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    SitePoint Guru silver trophy Luke Redpath's Avatar
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    Quote Originally Posted by photo312
    I have used Smarty Extensively and I like it. I also must disagree with some of the UML critics. Good programming comes out from good preparation and from a "Bird view" of the classes and their connections. How am I supposed to learn the "Decorator Pattern" or the "Factory Pattern" unless I see its interaction with classes from this "Bird View" analogy.

    I am going to be posting my questions relating to the class design next. I am indeed dissapointed by the UML critics. I trully am.
    But what has learning patterns got to do with planning a project? UML makes good documentation. I don't think its especially useful for planning except for perhaps making a few sketches to make things clearer.

    People here aren't neccesarily UML critics, but I think you'll find a lot of people here prefer the TDD route over Big Up-front Design.

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    But what has learning patterns got to do with planning a project? UML makes good documentation. I don't think its especially useful for planning except for perhaps making a few sketches to make things clearer.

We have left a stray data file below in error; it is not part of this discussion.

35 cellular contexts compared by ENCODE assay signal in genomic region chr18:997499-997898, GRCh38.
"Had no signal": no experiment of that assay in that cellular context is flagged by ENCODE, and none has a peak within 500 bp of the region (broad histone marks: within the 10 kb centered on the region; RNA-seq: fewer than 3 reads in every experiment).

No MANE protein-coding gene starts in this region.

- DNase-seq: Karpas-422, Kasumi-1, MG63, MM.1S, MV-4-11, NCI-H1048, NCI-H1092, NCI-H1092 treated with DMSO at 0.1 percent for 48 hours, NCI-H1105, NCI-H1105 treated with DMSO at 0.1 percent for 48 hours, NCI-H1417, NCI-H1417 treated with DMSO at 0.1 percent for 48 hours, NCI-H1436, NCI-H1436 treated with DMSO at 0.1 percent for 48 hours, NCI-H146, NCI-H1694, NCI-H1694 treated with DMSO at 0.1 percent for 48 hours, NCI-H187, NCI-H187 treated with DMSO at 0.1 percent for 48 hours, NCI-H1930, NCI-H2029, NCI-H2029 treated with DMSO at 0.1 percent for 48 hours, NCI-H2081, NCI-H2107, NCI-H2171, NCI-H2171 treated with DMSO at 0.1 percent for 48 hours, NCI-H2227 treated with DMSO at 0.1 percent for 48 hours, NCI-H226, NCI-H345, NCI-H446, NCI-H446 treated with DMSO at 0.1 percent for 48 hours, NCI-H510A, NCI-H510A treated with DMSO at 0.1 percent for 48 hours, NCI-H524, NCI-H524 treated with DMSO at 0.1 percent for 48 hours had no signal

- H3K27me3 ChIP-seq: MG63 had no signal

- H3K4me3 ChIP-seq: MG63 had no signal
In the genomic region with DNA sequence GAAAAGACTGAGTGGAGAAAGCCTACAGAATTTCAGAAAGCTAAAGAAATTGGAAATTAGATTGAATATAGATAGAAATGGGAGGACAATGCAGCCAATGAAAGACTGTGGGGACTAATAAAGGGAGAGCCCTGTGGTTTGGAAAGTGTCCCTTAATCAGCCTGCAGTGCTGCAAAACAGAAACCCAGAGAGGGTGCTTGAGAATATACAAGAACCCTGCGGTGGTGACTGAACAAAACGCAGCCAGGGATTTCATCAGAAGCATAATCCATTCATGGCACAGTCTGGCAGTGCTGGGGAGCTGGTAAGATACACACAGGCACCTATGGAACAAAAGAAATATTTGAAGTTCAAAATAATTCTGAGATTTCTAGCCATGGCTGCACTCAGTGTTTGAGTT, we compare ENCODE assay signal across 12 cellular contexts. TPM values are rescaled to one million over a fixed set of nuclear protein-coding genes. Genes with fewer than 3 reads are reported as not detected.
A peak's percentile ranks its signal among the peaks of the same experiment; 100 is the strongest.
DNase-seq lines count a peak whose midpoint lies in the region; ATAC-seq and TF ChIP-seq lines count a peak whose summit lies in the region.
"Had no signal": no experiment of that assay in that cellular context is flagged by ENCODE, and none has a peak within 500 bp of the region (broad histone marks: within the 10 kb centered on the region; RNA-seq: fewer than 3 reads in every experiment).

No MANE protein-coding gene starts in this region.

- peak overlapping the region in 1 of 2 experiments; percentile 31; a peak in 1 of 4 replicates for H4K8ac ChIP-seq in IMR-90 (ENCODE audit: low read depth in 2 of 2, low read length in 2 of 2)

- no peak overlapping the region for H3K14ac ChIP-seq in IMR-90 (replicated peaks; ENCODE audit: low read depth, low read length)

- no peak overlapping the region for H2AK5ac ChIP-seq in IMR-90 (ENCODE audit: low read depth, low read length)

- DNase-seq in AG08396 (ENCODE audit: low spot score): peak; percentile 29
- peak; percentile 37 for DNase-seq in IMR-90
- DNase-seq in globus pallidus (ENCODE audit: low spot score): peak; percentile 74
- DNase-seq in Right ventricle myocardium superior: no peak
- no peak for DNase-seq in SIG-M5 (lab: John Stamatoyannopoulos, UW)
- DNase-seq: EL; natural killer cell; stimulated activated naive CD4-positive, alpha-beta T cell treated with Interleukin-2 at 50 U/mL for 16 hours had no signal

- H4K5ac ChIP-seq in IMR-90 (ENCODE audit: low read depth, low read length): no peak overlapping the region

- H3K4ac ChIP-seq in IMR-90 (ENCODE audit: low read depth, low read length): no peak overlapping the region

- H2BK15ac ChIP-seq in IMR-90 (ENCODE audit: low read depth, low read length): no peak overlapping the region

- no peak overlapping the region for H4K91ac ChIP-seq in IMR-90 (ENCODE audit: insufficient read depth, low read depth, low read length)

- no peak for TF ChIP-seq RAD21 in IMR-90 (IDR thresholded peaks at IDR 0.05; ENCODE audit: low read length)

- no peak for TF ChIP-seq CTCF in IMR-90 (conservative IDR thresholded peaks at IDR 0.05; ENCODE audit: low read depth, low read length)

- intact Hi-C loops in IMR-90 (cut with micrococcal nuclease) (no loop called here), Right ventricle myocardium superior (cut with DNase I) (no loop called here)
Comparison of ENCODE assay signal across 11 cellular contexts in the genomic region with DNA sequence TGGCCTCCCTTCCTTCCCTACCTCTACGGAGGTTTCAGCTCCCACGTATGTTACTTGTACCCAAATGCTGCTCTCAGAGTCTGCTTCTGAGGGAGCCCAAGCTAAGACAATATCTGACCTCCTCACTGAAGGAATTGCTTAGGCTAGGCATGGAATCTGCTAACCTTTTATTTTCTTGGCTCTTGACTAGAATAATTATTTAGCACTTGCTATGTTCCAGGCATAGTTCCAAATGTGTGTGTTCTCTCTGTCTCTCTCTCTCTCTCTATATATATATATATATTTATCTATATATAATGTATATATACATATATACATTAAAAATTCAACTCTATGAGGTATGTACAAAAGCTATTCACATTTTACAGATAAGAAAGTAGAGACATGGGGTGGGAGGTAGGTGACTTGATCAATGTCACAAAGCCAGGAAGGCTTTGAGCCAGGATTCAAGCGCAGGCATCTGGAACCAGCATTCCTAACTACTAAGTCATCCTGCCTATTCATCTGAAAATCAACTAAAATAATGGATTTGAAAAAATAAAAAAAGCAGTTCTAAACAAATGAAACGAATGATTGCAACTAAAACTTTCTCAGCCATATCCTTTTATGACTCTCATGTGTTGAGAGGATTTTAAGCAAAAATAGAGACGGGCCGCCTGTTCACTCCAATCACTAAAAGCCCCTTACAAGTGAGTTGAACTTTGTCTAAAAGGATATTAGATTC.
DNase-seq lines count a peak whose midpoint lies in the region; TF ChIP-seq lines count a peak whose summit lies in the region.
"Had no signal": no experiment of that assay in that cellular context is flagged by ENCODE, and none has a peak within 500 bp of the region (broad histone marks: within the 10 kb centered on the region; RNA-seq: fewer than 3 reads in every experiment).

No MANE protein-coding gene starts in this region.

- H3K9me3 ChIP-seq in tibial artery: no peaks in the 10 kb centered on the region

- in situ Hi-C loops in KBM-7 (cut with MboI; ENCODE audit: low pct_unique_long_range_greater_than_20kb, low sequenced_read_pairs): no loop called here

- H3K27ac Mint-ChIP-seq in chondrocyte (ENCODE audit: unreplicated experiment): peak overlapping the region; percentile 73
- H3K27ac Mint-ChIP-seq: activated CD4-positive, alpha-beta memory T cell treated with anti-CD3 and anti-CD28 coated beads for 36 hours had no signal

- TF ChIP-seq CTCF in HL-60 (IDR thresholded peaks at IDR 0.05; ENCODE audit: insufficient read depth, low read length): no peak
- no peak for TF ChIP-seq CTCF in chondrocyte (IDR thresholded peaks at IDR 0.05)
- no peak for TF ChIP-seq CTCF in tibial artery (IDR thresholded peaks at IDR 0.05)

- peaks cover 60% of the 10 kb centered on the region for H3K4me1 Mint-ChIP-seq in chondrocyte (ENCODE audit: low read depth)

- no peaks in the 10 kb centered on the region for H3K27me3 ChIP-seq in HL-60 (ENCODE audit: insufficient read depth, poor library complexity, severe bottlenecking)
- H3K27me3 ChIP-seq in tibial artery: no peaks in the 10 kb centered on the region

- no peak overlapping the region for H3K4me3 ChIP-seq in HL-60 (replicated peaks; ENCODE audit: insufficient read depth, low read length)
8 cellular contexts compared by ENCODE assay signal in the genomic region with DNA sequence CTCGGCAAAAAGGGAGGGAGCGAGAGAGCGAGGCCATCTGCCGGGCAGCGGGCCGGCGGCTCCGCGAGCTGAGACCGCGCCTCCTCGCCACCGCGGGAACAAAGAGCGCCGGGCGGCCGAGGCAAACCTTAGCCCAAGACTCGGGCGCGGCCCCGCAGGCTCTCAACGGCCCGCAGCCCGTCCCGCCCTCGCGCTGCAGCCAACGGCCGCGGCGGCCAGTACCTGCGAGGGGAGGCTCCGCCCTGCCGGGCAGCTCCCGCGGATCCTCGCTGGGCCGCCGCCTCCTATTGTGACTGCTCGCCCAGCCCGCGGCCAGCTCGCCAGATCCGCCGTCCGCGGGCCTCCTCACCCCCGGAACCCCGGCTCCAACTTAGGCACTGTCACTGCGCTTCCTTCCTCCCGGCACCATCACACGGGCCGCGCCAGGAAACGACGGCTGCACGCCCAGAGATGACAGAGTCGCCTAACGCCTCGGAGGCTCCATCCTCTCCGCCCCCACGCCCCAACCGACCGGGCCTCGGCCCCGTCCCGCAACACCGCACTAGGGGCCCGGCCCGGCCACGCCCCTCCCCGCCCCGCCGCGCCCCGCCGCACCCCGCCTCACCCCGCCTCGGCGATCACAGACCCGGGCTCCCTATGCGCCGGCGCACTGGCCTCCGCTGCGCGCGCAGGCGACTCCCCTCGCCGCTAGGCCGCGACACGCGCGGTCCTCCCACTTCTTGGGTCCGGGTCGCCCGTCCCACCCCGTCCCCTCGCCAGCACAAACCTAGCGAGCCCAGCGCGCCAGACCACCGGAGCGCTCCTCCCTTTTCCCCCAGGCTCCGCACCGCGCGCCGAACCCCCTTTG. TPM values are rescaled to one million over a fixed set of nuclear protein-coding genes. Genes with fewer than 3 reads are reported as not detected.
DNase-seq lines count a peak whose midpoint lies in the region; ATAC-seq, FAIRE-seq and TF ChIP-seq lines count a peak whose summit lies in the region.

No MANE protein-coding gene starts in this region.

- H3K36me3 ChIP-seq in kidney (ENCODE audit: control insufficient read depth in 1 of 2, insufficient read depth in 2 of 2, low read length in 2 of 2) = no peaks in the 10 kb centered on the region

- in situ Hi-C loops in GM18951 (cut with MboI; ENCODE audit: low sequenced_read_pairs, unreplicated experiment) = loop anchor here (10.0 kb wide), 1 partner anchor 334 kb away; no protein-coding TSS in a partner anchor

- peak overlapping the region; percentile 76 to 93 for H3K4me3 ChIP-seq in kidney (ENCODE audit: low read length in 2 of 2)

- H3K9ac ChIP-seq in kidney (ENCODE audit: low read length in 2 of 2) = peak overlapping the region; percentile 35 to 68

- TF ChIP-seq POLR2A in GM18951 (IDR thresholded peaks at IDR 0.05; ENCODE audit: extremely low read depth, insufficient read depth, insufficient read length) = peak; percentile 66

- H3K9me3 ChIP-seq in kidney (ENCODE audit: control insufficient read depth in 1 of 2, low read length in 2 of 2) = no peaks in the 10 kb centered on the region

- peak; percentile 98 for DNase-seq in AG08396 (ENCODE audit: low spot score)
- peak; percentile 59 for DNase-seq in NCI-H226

I think you'll find a lot of people here prefer the TDD/only as much planning as needed route over Big Up-front Design.
    Documentation matters. Planning matters. For good projects they also tend to go hand-in-hand. Perhaps instead of "a lot of people" you mean a few busy posters? it should also be noted that several case tools and code generators make good use of UML.

    Maybe it is just me but something I noticed about sitepoint is that if something isn't used, appreciated or understood by a vocal minority, it gets shouted down and dismissed very quickly and without any thoughtful reflection. It is as if a few folks have deigned the perfect way of coding and are incapable of tolerating any mention of any other method. Yes, PHP has many newbies behind it but it seems inappropriate when it is assumed that everyone is a newbie just because they don't do things the way that the 'popular' kids do it. Or maybe I'm just in need of coffee